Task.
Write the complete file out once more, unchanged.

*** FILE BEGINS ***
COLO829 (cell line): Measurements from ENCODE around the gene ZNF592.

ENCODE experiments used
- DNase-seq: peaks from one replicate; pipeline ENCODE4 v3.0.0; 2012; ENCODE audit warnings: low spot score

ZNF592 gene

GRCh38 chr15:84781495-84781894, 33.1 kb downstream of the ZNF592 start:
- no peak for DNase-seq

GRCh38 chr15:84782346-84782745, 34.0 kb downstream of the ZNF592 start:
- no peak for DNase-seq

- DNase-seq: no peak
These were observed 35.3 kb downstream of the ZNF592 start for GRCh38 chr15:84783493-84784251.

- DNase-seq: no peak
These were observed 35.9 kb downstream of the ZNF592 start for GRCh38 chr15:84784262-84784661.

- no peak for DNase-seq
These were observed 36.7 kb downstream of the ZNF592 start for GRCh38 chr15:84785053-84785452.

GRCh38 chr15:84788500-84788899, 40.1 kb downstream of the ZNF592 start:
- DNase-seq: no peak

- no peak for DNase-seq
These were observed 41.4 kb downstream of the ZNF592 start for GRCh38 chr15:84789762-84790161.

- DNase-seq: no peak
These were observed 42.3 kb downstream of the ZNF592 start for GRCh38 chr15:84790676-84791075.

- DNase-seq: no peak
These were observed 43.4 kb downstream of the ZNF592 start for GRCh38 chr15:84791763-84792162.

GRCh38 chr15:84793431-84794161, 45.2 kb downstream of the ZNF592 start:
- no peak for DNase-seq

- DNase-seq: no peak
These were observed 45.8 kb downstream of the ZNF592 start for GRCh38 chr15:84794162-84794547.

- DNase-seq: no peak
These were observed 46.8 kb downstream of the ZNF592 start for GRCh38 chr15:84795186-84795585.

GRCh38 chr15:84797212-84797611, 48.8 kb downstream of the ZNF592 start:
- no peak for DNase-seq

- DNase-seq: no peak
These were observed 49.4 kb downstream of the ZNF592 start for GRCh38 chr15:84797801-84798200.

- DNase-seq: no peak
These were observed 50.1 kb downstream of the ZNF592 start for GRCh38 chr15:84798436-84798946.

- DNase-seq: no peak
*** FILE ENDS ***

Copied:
COLO829 (cell line): Measurements from ENCODE around the gene ZNF592.

ENCODE experiments used
- DNase-seq: peaks from one replicate; pipeline ENCODE4 v3.0.0; 2012; ENCODE audit warnings: low spot score

ZNF592 gene

GRCh38 chr15:84781495-84781894, 33.1 kb downstream of the ZNF592 start:
- no peak for DNase-seq

GRCh38 chr15:84782346-84782745, 34.0 kb downstream of the ZNF592 start:
- no peak for DNase-seq

- DNase-seq: no peak
These were observed 35.3 kb downstream of the ZNF592 start for GRCh38 chr15:84783493-84784251.

- DNase-seq: no peak
These were observed 35.9 kb downstream of the ZNF592 start for GRCh38 chr15:84784262-84784661.

- no peak for DNase-seq
These were observed 36.7 kb downstream of the ZNF592 start for GRCh38 chr15:84785053-84785452.

GRCh38 chr15:84788500-84788899, 40.1 kb downstream of the ZNF592 start:
- DNase-seq: no peak

- no peak for DNase-seq
These were observed 41.4 kb downstream of the ZNF592 start for GRCh38 chr15:84789762-84790161.

- DNase-seq: no peak
These were observed 42.3 kb downstream of the ZNF592 start for GRCh38 chr15:84790676-84791075.

- DNase-seq: no peak
These were observed 43.4 kb downstream of the ZNF592 start for GRCh38 chr15:84791763-84792162.

GRCh38 chr15:84793431-84794161, 45.2 kb downstream of the ZNF592 start:
- no peak for DNase-seq

- DNase-seq: no peak
These were observed 45.8 kb downstream of the ZNF592 start for GRCh38 chr15:84794162-84794547.

- DNase-seq: no peak
These were observed 46.8 kb downstream of the ZNF592 start for GRCh38 chr15:84795186-84795585.

GRCh38 chr15:84797212-84797611, 48.8 kb downstream of the ZNF592 start:
- no peak for DNase-seq

- DNase-seq: no peak
These were observed 49.4 kb downstream of the ZNF592 start for GRCh38 chr15:84797801-84798200.

- DNase-seq: no peak
These were observed 50.1 kb downstream of the ZNF592 start for GRCh38 chr15:84798436-84798946.

- DNase-seq: no peak